Let's face it: College students drink.
They drank in the past, they drink now and they ever will drink into the future.
Despite what President Machen and other well-meaning officials may think, all of the posters and advertisements in the world aren't going to convince a single person not to drink, and increased punishments and tighter restrictions won't make students less likely to succumb to their dark, fermented mistress.
If anything, getting arrested gives students something to joke about with their friends the next time they get wasted.
Of course, the goal of reducing underage and binge drinking is a noble one, and its success would be a victory for the safety of everyone in Gainesville.
But a public relations campaign is not going to make it happen.
While attempts to do the right thing are appreciated, a line must be drawn when they are costing already-scarce UF funds.
For instance, it is ridiculous that UF officials ordered the band Rascal Flatts to remove all Coors Light advertising from their upcoming Stephen C. O'Connell Center performance. If the band were going to be tossing Silver Bullets into the crowd like T-shirts at a baseball game, it would be understandable that administrators would be upset. But a furor over some propaganda on ticket stubs and fliers is just silly.
Worse, the band agreed to remove the Coors materials only if UF waived the $12,500 O'Connell Center nightly rental fee.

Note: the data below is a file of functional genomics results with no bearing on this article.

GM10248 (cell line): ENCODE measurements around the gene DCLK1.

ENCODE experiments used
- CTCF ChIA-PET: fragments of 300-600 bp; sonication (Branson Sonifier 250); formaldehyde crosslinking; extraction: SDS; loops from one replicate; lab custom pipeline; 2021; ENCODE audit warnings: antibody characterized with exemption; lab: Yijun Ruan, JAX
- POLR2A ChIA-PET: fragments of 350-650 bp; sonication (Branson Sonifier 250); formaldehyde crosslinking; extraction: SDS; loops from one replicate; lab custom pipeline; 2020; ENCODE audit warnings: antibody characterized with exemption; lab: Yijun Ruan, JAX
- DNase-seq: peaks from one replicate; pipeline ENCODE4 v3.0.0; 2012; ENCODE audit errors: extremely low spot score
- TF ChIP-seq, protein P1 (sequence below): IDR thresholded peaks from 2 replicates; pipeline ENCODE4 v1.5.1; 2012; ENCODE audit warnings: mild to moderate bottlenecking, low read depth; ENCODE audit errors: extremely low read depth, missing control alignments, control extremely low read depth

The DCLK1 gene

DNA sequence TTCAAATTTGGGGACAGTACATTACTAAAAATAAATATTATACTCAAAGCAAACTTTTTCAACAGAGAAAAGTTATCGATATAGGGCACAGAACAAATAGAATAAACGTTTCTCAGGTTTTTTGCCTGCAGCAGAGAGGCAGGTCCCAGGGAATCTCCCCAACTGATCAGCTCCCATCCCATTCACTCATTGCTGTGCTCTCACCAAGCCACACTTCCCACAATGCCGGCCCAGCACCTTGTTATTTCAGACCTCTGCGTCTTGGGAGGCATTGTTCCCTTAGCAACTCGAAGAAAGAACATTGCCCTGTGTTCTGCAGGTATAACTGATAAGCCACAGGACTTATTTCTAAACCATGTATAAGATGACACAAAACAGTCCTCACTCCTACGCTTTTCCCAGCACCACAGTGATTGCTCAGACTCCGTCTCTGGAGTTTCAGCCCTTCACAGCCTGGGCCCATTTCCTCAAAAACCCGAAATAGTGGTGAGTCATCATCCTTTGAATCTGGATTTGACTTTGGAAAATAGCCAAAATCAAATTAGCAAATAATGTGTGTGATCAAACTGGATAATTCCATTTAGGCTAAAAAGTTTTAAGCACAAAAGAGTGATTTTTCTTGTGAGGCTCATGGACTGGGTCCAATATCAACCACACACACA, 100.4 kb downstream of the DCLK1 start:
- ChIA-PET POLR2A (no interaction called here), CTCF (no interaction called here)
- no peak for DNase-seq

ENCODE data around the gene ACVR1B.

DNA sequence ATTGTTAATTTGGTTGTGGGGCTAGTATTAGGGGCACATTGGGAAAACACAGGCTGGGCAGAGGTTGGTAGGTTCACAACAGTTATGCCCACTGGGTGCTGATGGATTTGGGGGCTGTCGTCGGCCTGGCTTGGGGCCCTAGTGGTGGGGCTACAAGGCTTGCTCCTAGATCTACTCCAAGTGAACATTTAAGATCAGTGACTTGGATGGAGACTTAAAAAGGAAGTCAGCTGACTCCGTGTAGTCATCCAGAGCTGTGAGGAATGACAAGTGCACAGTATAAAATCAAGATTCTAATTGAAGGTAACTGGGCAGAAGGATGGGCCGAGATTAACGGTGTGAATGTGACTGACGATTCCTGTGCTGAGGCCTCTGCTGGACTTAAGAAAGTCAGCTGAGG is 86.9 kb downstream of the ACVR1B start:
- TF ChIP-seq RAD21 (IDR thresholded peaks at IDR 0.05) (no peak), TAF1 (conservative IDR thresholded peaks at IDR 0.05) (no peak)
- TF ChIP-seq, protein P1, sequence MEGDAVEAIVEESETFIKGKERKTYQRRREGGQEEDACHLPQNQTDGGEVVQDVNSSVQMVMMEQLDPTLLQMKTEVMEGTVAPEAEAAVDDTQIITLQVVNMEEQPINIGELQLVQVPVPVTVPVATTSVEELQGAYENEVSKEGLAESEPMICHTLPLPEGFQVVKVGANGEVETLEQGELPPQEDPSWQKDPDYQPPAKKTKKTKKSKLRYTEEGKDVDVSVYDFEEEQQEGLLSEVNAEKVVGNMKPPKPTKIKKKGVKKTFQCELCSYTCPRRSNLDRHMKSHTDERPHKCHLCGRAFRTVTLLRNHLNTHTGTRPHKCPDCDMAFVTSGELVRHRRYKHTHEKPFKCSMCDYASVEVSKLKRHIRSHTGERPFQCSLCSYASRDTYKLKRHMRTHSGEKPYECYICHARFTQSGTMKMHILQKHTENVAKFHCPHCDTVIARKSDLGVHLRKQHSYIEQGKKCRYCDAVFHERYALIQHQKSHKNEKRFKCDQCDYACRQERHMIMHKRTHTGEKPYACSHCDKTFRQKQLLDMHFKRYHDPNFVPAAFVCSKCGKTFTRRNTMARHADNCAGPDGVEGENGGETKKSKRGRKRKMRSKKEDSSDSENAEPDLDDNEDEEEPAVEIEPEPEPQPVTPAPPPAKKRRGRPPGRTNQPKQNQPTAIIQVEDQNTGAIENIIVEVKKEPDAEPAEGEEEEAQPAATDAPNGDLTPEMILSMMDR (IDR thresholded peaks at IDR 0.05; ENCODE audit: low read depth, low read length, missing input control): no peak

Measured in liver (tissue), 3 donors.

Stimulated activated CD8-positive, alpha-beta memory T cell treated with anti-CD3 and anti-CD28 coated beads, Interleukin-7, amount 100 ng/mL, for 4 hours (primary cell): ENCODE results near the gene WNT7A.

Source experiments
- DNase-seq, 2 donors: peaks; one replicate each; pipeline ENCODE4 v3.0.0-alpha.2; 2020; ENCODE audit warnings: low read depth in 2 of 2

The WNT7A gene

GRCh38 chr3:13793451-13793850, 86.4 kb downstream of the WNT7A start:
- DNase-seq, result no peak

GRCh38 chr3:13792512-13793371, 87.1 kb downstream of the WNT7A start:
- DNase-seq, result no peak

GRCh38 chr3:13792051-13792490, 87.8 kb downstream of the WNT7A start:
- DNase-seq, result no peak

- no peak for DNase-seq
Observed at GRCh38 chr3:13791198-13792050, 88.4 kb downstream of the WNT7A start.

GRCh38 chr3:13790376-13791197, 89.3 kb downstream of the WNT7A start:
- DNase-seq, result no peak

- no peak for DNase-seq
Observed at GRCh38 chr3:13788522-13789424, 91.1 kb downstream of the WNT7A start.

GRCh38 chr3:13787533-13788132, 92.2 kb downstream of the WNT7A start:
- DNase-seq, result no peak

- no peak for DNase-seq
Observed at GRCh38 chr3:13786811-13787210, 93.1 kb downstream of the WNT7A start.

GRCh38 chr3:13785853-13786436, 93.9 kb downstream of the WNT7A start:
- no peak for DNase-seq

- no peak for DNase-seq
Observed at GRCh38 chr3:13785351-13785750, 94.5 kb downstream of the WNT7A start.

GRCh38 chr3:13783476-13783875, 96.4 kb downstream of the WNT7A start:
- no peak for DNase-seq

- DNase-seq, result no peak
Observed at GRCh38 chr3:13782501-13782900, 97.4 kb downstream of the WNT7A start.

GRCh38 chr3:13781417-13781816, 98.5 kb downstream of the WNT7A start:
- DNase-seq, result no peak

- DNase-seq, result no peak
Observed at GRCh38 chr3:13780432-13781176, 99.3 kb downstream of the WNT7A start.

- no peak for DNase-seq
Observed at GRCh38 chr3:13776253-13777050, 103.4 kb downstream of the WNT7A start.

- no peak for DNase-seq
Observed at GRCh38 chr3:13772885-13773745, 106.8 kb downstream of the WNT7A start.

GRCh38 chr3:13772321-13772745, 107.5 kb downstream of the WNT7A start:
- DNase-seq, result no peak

That's $12,500 less the university has to add additional sections of overcrowded classes, pay teacher salaries and, just maybe, not switch to block tuition.
Though this move likely was meant to save face in light of UF's recent commitment to remove the town's drinking problems, it's hard to see it being worth losing that kind of money.
But while drinking is difficult to stop through word of mouth, much can be done to prevent alcohol-related accidents. Any funds allocated to a futile attempt to tell students not to drink would be better spent on making Gainesville a safer place for partiers.
Local towing companies such as Watson's Towing, Freedom Carrier Service and Superior Towing LLC already are offering discounted rates to impaired students. If funds were used to subsidize these companies, students would be much more likely to take advantage of the service.
Towing is an expensive option now, but rates as low as $15 or $20 per tow - which should be feasible if everyone cooperates - would look pretty attractive compared to the possibility of an accident or DUI.
Cab companies also could be convinced to get in on the deal, giving an option to students and residents who do not live near Later Gator stops.
Of course, Later Gator doesn't help anyone on nights it doesn't run. The service at least should add operating times on Wednesday, which is a big night for many bars in town.
And though it's been stated countless times, an extension of bar closing times by an hour or more, with last call staying at its current time, would give bar-goers a much needed sobering-up period and stop everyone from flooding the streets at 2 a.m.
Someday, the bureaucracy will learn the truth: They may take our wine, but they'll never take our free beer night.
Reprinted with permission from the Independent Florida Alligator